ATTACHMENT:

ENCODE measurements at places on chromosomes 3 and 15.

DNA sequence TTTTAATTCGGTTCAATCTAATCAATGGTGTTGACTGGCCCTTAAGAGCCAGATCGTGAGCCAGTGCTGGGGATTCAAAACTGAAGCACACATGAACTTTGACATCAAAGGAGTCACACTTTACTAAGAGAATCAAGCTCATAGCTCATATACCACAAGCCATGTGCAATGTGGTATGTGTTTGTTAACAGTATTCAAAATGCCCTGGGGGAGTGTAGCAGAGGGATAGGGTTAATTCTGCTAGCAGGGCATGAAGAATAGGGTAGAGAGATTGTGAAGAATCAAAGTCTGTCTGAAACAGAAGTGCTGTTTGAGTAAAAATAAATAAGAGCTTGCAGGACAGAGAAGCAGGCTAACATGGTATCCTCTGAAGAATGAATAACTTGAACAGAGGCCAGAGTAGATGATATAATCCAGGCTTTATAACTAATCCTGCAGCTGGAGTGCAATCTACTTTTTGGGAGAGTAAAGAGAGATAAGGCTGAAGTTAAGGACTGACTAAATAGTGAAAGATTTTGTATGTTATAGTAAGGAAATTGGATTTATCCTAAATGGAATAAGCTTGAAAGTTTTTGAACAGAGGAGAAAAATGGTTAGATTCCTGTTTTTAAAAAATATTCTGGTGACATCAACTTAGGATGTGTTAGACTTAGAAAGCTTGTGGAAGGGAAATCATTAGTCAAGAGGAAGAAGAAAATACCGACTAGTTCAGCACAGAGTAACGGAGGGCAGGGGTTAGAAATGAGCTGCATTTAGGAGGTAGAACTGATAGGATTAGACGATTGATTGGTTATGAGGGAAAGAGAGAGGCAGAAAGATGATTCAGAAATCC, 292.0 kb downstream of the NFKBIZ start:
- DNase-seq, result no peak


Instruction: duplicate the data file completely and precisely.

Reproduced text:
ENCODE measurements at places on chromosomes 3 and 15.

DNA sequence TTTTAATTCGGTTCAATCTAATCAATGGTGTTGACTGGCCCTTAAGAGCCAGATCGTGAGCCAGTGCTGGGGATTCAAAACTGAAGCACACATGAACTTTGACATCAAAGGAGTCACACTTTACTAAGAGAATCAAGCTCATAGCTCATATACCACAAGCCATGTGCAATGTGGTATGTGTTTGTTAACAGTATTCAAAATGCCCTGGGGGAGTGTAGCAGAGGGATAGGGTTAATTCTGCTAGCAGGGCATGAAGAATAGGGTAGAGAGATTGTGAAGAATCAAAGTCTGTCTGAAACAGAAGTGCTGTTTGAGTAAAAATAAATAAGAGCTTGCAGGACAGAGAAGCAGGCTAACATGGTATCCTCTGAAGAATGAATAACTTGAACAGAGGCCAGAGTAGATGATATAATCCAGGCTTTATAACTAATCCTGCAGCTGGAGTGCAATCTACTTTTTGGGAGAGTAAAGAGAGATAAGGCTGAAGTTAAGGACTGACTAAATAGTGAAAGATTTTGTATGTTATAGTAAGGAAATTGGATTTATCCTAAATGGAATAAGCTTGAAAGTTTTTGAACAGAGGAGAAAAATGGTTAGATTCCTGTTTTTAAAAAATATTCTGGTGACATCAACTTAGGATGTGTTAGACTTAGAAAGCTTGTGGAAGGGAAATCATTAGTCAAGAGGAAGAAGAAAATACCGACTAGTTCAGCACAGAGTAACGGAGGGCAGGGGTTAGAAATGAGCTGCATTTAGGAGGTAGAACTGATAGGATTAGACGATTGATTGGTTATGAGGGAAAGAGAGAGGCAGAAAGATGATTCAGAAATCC, 292.0 kb downstream of the NFKBIZ start:
- DNase-seq, result no peak